Review: In The Fade carried by Diane Kruger's intense performance
PUBLISHED: 08:31 29 June 2018 | UPDATED: 08:31 29 June 2018
A mother's courage is warped by grief and righteous indignation in Fatih Akin's award-winning drama, which marries on-screen inner turmoil with a powerful score composed by Queens Of The Stone Age front man Josh Homme.
In The Fade (18)
A perfectly executed tragic drama about grief, justice and bigotry, writer-director Fatih Akin’s award-winning film about messy, ugly emotions that is perhaps a little bit too neat and tidy.
After a bomb attack decimates her family Katja (Diane Kruger) has to try and deal with her numb grief. Sympathy is strained because her late husband was a reformed drug dealer that she married while he was in prison, and Turkish. Neither side of the family can quite put aside their disapproval of their union during the mourning, and the police immediately angle their investigation into looking for a former underworld associate looking for revenge.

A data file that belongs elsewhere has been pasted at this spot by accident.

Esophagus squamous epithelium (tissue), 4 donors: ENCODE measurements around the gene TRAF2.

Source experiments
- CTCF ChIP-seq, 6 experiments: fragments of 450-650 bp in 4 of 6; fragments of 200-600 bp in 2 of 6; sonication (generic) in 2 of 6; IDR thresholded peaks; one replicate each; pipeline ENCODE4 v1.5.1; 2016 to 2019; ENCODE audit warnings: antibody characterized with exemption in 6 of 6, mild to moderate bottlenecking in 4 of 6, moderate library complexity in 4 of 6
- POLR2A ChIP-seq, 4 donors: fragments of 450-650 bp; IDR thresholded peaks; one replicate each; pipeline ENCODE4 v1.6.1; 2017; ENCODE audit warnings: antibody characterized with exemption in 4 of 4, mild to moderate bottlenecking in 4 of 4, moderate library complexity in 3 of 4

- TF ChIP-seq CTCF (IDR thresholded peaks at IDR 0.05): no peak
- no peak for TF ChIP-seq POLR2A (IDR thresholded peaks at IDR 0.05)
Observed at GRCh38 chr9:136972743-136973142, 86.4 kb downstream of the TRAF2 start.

The film rests entirely on Kruger’s shoulders and she carries it lightly. Her initial exclamation of grief is a harrowing, primal yell, something that seems ripped from raw emotion and real human experience, rather than the culmination of years of endless acting exercises. She was well worth her best actress award at Cannes, though the whole cast is top notch.
After its devastating opening third, set in a Hamburg where it is perpetually raining, the film needs to reveal where it is heading and its destination unfortunately is a courtroom drama.
I never really welcome the arrival of a courtroom in a movie narrative but at least this time attention is held by the oddities of the German legal system. There’s no jury, a group of five judges oversee everything and the witnesses give their testimony with their back to the court, so they have to crane their head round to answer any questions and the barristers seem to be able to interject at any time. It’s all bizarrely inefficient. Is this really how the German courtrooms work?
Everything else in this film is so organised and in its place. It’s top level filmmaking but there is something distancing about the way it works its way through the tragedy gears. It’s like the kind of “issue” drama that ITV might run over consecutive nights at 9pm, but much better.